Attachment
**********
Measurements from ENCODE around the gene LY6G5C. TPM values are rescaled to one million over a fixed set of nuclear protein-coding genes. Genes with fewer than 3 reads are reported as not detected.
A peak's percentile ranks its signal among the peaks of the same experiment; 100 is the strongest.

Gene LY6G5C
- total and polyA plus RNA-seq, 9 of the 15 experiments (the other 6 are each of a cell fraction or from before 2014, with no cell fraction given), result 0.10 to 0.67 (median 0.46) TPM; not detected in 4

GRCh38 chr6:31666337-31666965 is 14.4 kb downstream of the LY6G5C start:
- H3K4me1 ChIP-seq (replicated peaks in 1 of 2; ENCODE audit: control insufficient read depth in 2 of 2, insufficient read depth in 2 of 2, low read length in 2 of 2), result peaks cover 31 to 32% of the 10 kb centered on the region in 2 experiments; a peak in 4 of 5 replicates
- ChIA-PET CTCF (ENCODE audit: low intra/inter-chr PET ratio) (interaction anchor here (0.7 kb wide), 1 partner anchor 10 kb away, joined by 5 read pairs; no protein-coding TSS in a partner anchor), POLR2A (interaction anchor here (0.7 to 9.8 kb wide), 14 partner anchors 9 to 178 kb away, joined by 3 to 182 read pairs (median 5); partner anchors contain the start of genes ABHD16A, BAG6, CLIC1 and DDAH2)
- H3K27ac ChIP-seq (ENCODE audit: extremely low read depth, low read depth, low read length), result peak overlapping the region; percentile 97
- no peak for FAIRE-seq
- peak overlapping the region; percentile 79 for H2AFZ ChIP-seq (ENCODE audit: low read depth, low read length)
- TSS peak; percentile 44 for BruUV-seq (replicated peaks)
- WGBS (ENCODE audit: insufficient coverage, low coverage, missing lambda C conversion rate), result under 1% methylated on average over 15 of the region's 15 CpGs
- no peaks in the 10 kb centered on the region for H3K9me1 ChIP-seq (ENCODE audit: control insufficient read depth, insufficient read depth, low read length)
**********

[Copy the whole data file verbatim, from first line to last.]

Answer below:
Measurements from ENCODE around the gene LY6G5C. TPM values are rescaled to one million over a fixed set of nuclear protein-coding genes. Genes with fewer than 3 reads are reported as not detected.
A peak's percentile ranks its signal among the peaks of the same experiment; 100 is the strongest.

Gene LY6G5C
- total and polyA plus RNA-seq, 9 of the 15 experiments (the other 6 are each of a cell fraction or from before 2014, with no cell fraction given), result 0.10 to 0.67 (median 0.46) TPM; not detected in 4

GRCh38 chr6:31666337-31666965 is 14.4 kb downstream of the LY6G5C start:
- H3K4me1 ChIP-seq (replicated peaks in 1 of 2; ENCODE audit: control insufficient read depth in 2 of 2, insufficient read depth in 2 of 2, low read length in 2 of 2), result peaks cover 31 to 32% of the 10 kb centered on the region in 2 experiments; a peak in 4 of 5 replicates
- ChIA-PET CTCF (ENCODE audit: low intra/inter-chr PET ratio) (interaction anchor here (0.7 kb wide), 1 partner anchor 10 kb away, joined by 5 read pairs; no protein-coding TSS in a partner anchor), POLR2A (interaction anchor here (0.7 to 9.8 kb wide), 14 partner anchors 9 to 178 kb away, joined by 3 to 182 read pairs (median 5); partner anchors contain the start of genes ABHD16A, BAG6, CLIC1 and DDAH2)
- H3K27ac ChIP-seq (ENCODE audit: extremely low read depth, low read depth, low read length), result peak overlapping the region; percentile 97
- no peak for FAIRE-seq
- peak overlapping the region; percentile 79 for H2AFZ ChIP-seq (ENCODE audit: low read depth, low read length)
- TSS peak; percentile 44 for BruUV-seq (replicated peaks)
- WGBS (ENCODE audit: insufficient coverage, low coverage, missing lambda C conversion rate), result under 1% methylated on average over 15 of the region's 15 CpGs
- no peaks in the 10 kb centered on the region for H3K9me1 ChIP-seq (ENCODE audit: control insufficient read depth, insufficient read depth, low read length)